05/15/18 — U.S. leaves Iran deal, local gas prices spike

View Archive

U.S. leaves Iran deal, local gas prices spike

By Melinda Harrell
Published in News on May 15, 2018 9:36 AM

Full Size


Drivers get gas at the Kangaroo Express at the intersection of Spence Avenue and Mall Road Monday around lunchtime. Prices at the pump have jumped 6 cents nationally in the last week; locally prices are up 3 cents over the previous week and up 50 cents over this period a year ago.

As gas prices climb to $2.80 a gallon in Wayne County, AAA Carolinas says the jump is in part caused by President Donald Trump's decision to leave the Iran deal.

In the week the president decided to re-impose sanctions on Iran and to withdraw from the Iran Nuclear Deal, the national gas price average jumped 6 cents, according to an AAA Carolinas press release.

North Carolina's average, $2.70 per gallon, is up 3 cents from last week and 50 cents more than a year ago, AAA reports.

"The administration's move combined with the switchover to summer blend, growing global demand and shrinking supply continues to fuel pump prices as we approach the summer driving season," said Tiffany Wright, AAA Carolinas spokesperson.

"If crude oil prices continue to increase, the national average could reach $3, but it's still too early to tell how high prices will go in the Carolinas."

Wright said the Iran Nuclear Deal lifted sanctions on the country's ability to export and sell its crude oil supply. With the U.S. pulling out of the deal, exports are expected to decline and contribute to the already short supply of gasoline.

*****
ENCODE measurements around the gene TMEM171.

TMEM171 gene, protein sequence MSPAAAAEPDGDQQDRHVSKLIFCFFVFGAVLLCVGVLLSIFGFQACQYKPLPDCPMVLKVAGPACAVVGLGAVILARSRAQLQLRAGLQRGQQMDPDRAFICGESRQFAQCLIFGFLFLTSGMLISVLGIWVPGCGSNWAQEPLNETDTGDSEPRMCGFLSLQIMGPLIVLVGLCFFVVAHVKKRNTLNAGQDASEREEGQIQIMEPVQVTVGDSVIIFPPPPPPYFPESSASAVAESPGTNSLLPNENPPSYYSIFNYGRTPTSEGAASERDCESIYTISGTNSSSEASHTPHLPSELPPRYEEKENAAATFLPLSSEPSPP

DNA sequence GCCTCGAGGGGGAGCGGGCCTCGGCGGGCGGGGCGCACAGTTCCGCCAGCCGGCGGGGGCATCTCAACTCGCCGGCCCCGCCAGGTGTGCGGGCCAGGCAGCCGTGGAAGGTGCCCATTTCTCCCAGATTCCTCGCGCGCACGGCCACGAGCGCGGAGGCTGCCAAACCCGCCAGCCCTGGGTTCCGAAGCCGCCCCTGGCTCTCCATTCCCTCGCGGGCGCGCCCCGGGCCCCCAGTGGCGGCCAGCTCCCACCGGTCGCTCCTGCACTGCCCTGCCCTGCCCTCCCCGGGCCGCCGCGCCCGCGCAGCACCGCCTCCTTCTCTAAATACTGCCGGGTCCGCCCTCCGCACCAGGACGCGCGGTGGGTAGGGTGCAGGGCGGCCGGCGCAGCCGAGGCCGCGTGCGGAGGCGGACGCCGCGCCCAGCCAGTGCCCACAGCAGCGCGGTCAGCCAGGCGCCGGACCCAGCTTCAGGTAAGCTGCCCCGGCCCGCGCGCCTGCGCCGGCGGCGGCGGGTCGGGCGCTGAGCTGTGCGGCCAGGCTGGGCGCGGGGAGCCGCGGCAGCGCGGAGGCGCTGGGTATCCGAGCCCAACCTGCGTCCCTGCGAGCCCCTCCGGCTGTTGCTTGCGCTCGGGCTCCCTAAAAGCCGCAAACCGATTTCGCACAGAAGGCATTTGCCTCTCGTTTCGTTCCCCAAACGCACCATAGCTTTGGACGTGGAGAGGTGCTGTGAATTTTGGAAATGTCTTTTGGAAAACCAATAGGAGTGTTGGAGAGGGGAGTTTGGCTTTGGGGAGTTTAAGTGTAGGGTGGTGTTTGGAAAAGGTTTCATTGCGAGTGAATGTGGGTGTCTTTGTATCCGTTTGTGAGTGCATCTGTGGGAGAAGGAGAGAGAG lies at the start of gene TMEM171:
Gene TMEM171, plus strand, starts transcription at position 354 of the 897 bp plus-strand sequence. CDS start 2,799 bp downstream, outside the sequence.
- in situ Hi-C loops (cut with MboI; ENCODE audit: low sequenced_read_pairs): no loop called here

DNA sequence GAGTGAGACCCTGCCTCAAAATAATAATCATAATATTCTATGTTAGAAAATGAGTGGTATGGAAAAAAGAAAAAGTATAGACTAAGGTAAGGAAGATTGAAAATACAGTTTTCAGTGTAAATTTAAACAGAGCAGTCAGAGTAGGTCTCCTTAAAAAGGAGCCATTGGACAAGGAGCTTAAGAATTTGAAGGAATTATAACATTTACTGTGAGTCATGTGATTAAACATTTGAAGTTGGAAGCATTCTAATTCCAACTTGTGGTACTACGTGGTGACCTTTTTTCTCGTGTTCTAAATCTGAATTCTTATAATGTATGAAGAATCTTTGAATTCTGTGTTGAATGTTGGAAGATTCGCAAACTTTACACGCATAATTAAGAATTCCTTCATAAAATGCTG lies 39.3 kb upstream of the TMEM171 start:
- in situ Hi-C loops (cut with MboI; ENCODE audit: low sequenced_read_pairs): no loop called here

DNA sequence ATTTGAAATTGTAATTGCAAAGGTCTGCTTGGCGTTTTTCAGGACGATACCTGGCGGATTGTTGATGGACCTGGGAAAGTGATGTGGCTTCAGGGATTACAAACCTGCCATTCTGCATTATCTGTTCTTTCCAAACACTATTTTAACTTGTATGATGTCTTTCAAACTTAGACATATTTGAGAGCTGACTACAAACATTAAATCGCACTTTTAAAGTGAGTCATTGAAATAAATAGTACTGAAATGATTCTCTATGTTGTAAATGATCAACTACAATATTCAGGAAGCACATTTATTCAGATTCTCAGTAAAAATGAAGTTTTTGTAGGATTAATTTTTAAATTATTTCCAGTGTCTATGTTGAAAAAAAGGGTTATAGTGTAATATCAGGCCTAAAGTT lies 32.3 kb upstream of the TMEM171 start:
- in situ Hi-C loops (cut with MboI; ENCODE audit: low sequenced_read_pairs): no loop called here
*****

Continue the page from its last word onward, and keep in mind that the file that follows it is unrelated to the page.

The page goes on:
"It kind of put a limit on their ability to sell oil, so when 2015 rolled around they went into the agreement, and we have been reaping the benefits of it," Wright said.

"Iran is an oil powerhouse, and when you are talking about sanctions on oil exports, that is something us in America are going to feel at the gas pumps."

Though the decision to impose sanctions on Iran has led to an uncertain energy market in the nation, in North Carolina the unseasonably warm weather has also contributed to the supply crunch.

Wright said demand never went down over the winter because of the increased temperatures.

"We had an unseasonably warm winter when temperatures stayed high into October," Wright said.

Wright said people continued making travel plans as the weather was warm, carrying into early November.

"As we head into the spring, typically prices do go up because we begin to a more expensive gas blend," Wright said.

"The summer blend prevents evaporation and is better."

She said that prices typically reach their peak in early May and start settling down during the summer months.

"What we haven't seen in years, however, is prices may not be reaching their peak," she said.

"Gas prices are a rollercoaster right now."

In front of the Memorial Day holiday, gas prices typically do spike due to high demand.

Locally, gas prices range from $2.59 to $2.79. Compared to other cities in the state, prices are on par.

"It's going to be a busy summer travel season," Wright said.

"Will gas prices make some families pause and not take that trip? I don't know. What we typically see is people not canceling their plans and cutting something else."

Nationally, motorists are seeing gas prices 16 cents more expensive than a month ago and 53 cents more compared to prices a year ago.

Increased gas prices have also been reported in New England states, South Carolina, New Jersey, Texas and Michigan.